Georgia closes in on 5,000 coronavirus deaths

Candles line the wall before a memorial service for Kyle Gregory on July 24. He is one of nearly 5,000 Georgia residents who have died of coronavirus. Photo: Ben Gray for the Atlanta Journal-Constitution
Candles line the wall before a memorial service for Kyle Gregory on July 24. He is one of nearly 5,000 Georgia residents who have died of coronavirus. Photo: Ben Gray for the Atlanta Journal-Constitution

James Holmes spent a lifetime in public service.

A Chatham County Commissioner since 2005, Holmes previously worked for 35 years at the Frank Callen Boys & Girls Club in his hometown of Savannah, serving as its longtime youth sports director.

“Nurses, doctors, lawyers, CEOs – all of them stay in touch,” Holmes’ wife, Yvonne, said of kids turned adults whom Holmes mentored. “They still call him ‘Coach.’”

Coach Holmes started feeling sick at the end of July and tested positive for COVID-19. He entered a Savannah hospital after developing high fever, severe cough and shortness of breath. On Aug. 17, after more than two weeks at Memorial Health University Medical Center and days on a ventilator Holmes died. He was 82.

Holmes is one of 4,998 people in Georgia who had died from COVID-19 as of Friday, according to state public health data. Georgia will likely surpass 5,000 COVID-19 deaths Saturday, when Holmes is laid to rest.

UPDATE: Georgia passes 5,000 deaths from the coronavirus

Nearly 175,000 people have succumbed to the coronavirus in the United States, according to Johns Hopkins University, the most of any other nation. Georgia, the eighth most populous state, ranks 10th in overall coronavirus deaths.

So far this year, COVID-19 has killed more Georgians than suicide, septicemia (bacterial blood poisoning) and kidney disease combined killed in all of 2017, the latest full year of available death data from the Centers for Disease Control and Prevention.

Heart disease and cancer kill more Georgians each year than any other condition. In just about six months of the pandemic in Georgia, COVID-19 deaths would rank third.

‘He’s not coming home'

Yvonne Holmes rushed her husband to Memorial because his blood-oxygen rate had crashed. At reception, she had to say goodbye as they took Coach Holmes to isolation.

James Holmes was a Chatham County Commissioner since 2005 and planned to retire at the end of the year. He died Monday after being hospitalized with the coronavirus more than two weeks ago. He was 82.
James Holmes was a Chatham County Commissioner since 2005 and planned to retire at the end of the year. He died Monday after being hospitalized with the coronavirus more than two weeks ago. He was 82.

Credit: File Photo

Credit: File Photo

“I talked to him the Sunday before he passed and he was so short of breath,” she said. “I told him not to talk. He told me, ‘Be strong for me.’”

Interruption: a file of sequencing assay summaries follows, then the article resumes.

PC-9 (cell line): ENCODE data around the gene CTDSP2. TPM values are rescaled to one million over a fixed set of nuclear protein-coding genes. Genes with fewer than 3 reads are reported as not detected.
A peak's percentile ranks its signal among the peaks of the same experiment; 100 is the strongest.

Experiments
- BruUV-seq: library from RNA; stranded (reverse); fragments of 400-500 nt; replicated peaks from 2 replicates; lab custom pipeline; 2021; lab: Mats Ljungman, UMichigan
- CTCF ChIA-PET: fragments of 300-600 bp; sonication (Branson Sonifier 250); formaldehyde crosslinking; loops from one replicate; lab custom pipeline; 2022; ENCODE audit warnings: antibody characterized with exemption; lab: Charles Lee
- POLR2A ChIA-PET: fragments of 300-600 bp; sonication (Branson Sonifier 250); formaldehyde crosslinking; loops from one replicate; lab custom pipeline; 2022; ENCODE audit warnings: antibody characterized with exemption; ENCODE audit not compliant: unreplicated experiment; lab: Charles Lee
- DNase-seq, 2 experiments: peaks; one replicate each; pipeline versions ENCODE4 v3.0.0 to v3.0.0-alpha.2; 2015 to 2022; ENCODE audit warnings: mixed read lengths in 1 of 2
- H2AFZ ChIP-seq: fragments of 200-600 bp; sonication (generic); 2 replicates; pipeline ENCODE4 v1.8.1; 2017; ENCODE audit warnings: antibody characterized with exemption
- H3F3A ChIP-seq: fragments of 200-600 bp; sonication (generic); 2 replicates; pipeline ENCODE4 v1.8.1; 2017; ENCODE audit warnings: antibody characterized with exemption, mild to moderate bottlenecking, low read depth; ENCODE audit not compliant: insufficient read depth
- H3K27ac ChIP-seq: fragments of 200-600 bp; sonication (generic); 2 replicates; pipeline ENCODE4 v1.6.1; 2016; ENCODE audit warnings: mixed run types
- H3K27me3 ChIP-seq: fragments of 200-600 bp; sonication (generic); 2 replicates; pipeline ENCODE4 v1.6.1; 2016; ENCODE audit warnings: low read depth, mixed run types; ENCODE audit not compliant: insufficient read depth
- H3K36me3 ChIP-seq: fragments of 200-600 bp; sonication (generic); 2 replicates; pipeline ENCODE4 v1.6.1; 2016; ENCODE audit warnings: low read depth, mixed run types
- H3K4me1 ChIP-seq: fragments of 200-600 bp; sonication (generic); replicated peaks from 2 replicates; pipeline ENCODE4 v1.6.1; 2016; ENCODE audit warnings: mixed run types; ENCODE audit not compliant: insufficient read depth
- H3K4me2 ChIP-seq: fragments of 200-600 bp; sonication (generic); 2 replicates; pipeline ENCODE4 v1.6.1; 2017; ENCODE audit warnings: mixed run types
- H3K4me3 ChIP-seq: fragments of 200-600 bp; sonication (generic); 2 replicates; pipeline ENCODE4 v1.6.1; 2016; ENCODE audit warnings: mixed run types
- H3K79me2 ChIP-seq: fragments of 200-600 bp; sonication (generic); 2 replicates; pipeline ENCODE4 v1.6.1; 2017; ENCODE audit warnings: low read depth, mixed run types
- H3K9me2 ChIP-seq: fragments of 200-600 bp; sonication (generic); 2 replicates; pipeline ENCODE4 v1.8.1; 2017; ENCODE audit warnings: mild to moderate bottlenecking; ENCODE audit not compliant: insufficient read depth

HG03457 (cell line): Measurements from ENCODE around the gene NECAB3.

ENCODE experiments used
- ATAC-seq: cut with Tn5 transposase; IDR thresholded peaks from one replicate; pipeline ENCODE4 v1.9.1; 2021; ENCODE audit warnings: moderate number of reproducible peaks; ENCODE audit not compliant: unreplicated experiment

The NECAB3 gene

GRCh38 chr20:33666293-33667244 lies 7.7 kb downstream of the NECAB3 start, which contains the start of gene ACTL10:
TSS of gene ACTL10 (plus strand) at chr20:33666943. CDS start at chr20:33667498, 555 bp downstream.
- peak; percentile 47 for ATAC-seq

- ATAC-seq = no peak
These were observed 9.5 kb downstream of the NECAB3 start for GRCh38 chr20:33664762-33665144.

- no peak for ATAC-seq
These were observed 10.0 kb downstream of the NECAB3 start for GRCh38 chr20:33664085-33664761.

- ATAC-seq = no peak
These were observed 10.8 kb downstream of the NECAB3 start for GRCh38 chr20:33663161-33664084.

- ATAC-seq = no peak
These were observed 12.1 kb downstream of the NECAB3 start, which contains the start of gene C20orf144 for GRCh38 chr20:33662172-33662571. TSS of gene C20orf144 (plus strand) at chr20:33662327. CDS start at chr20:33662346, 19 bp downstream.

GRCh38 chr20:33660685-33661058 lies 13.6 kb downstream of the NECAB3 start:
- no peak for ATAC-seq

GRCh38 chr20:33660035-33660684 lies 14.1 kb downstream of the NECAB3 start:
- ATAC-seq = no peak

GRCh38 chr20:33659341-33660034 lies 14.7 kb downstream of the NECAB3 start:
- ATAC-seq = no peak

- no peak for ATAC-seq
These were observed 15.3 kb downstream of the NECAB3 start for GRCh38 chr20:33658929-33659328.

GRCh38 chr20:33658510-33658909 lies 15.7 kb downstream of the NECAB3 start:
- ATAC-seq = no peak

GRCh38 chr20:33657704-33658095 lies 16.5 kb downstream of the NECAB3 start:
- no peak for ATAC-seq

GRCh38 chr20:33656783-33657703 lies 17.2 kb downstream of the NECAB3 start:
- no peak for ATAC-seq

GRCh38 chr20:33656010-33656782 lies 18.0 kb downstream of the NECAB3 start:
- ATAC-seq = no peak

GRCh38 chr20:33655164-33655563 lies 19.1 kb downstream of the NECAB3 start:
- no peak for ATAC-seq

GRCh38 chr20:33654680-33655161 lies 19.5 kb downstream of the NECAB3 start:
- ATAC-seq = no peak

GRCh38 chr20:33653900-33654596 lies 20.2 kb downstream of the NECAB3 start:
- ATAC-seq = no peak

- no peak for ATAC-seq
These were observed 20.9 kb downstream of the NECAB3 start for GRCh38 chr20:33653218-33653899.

The hardest part was not being able to see her husband of 38 years after he entered the hospital, Holmes said.

“The second hardest part is getting adjusted to the fact he’s not coming home anymore,” she said. “I don’t have my friend anymore to sit in the swing and sit in the sun in the morning time.”

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‘Exposes all the cracks'

COVID-19′s pain has been most acutely felt among the poor, in communities of color and among the elderly, who are more likely to have pre-existing conditions that worsen COVID-19.

Black residents make up about a third of Georgia’s population but account for about 44% the state’s coronavirus deaths.

Though people 50 and younger make up two-thirds of Georgia’s nearly 250,000 confirmed cases, people older than 50 make up more than nine out of 10 deaths. At least three COVID dead were children.

More than 2,000 of the dead ― roughly 40% ― have been residents of nursing homes and other long-term care facilities.

Though populous Atlanta-area counties like Fulton, Cobb and Gwinnett have reported the most deaths, on a per capita basis, poor and rural counties like Hancock, Randolph, Early and Terrell have some of the highest rates of death in the nation.

The virus has exposed longstanding inequities of health care access and health care outcomes between whites and minorities, rich and poor, experts said.

“A pandemic is really going to expose all the cracks in our system,” Robert Bednarczyk, an assistant professor of global health at Emory University’s Rollins School of Public Health, said in an interview earlier this month.

‘Layers on layers of grief'

People started dying from COVID-19 in rural Hancock County in April. There was a trickle of deaths at first. But the pace picked up in May.

So far, 37 have died there. Most succumbed at the two nursing homes in Sparta, the county seat.